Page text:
They knew their audience wasn’t black America. Black America was already with them. It was white Americans that really didn’t understand what racism and segregation were truly all about. And if that was their audience and if they returned hate with hate, they wouldn’t win over that audience. And so they really were dedicated to Christian love. So, I’d say to any young Baylor student these days that if you want to be an agent of social change and good in our society, go back and study the Civil Rights Movement of the fifties and sixties, study John Lewis’s life and learn about the role model of Christian love being the best model for social change. And how much does our country need that kind of role model today?

How do you think that Representative Lewis’s leadership and influence on you played out in your legislating? How do you think you changed the area that you represented because of that influence?

I think civil rights is one of the reasons I was drawn into public service. I was inspired that people of good faith from all political backgrounds could come together to make our country a better place, a more perfect union. And John just reminded me of the importance of civil rights. And I think he made me more aware of its vital role in our society. And I just, honestly, I can’t even count the ways that John enriched my life. And some of you here met him. He came to Waco several times. In addition to the far more important things, I’m grateful to John because he came and campaigned for me three times in Waco, and I might not have gotten reelected if it had not been for John’s help. But he also helped me understand that a white person, no matter how hard he or she might try, you’re never going to fully understand what it’s like to feel that harsh sense of discrimination because of the color of one’s skin.

Chet Edwards poses with 4-H students (from left) April Johnson, Stacey Howard, Artisha Douglas and Chanel Mallard in 2007.

I love the word you used, enriched. That John Lewis enriched your lives. In preparing for this interview and reflecting on past interactions with you — being a student in a class where you lectured and hearing about your work across campus — I’ve realized how very accessible you were as public figure and still are today. Why do you find it important to be so accessible to people?

Well, a number of professors teach it at Baylor. They’ve made it their calling to inspire young people. And since I’ve been out of Congress, the greatest single privilege I’ve had is to be able to teach part-time at Baylor. My passion is if I can just convince one Baylor student not to become a cynic about our democracy, then maybe I’ve justified some of the space I’ve taken up in this world. Democracy is not a spectator sport as you all know. We the people have got to be involved in it. And if we allow the young generation to become cynics about our democracy, then our democracy won’t last.

And so it’s just been a privilege for me to teach Baylor students and to try to try to convince them, whatever their political background is. I don’t have a monopoly on wisdom. I said to you earlier, I never could explain black holes in outer space or the idea of an infinite universe. If there’s not an end, explain that to me. Or if there is an end what’s after the end of the universe. If I can’t explain those things and I struggle a little bit with college calculus, I have no reason to think that I should have a monopoly on wisdom.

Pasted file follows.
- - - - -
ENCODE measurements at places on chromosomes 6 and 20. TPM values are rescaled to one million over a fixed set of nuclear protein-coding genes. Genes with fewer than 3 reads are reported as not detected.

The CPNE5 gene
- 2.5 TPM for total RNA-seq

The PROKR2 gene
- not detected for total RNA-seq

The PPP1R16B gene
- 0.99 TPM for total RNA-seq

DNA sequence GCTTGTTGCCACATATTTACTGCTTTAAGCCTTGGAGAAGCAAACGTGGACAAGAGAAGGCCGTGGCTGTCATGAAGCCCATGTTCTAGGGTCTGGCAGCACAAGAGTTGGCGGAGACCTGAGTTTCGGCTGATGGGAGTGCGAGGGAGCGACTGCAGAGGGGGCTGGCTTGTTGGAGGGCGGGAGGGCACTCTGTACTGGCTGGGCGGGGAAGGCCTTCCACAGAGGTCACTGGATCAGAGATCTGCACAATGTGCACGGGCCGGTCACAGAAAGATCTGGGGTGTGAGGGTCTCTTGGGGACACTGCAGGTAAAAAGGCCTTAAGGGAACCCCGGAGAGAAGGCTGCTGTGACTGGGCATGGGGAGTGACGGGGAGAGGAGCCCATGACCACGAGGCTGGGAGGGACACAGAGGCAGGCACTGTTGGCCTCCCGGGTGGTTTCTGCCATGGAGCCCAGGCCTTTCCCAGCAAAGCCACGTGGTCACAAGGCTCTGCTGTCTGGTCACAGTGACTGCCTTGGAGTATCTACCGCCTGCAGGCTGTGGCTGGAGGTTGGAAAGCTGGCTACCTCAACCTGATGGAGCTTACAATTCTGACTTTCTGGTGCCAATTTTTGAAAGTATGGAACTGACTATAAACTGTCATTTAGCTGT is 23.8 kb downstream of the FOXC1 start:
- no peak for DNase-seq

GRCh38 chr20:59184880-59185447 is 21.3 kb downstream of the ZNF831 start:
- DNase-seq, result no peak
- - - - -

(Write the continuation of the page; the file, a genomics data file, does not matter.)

Chet Edwards visits with students at Acton Middle School in Granbury in 2006.

In your time from when you were 30 years old, through your time in both the Texas and the US legislature, and even today, you’ve probably interacted with dozens of thousands, if not hundreds of thousands of human lives. Is there an interaction with one of your constituents that you remember most vividly?

The widow of John David Fry, Malia Fry. He was a young Marine Gunnery Sergeant born and raised in Lorena, just a few minutes south of where we are now. Was seven days from coming home from Iraq to his wife Malia and their three children all under the age of 10. Had diffused over 70 bombs that could have killed hundreds of American lives during his tour of duty in Iraq. And he didn’t have to do another thing. But a call came in seven days before he was coming home that there was a bomb—three bombs. There were three bombs planted in a key intersection at Al Anbar Province in Iraq. And it could have put a lot of American lives in jeopardy, and he raised his hand and volunteered to go out and diffuse those bombs. He said, “Let me do it. Don’t put some new person that. I’ve been doing this, let me do this.”

So, he goes out, he diffuses the first bomb, then second bomb. Gets to the third bomb and had no way of knowing that it was booby trapped. And so when he defused it, the bomb exploded and killed him. In that moment, John David saved two other Marine’s lives. And when I found out about that story, we came back, passed a bill to rename the Lorena Post Office after John David Fry. And that was well intentioned, but I’ll never forget speaking, and his three children and his widow were about closer to us than we are right now. And I looked in the faces of those three children and just thought, surely our country can do more for these children than to name a post office after their dad. And so I spent the next several days thinking about what could we do? And finally thought, no matter what happened to Malia, let’s at least see that her children can go to college. She faces tough financial times, let’s see that they can go to college.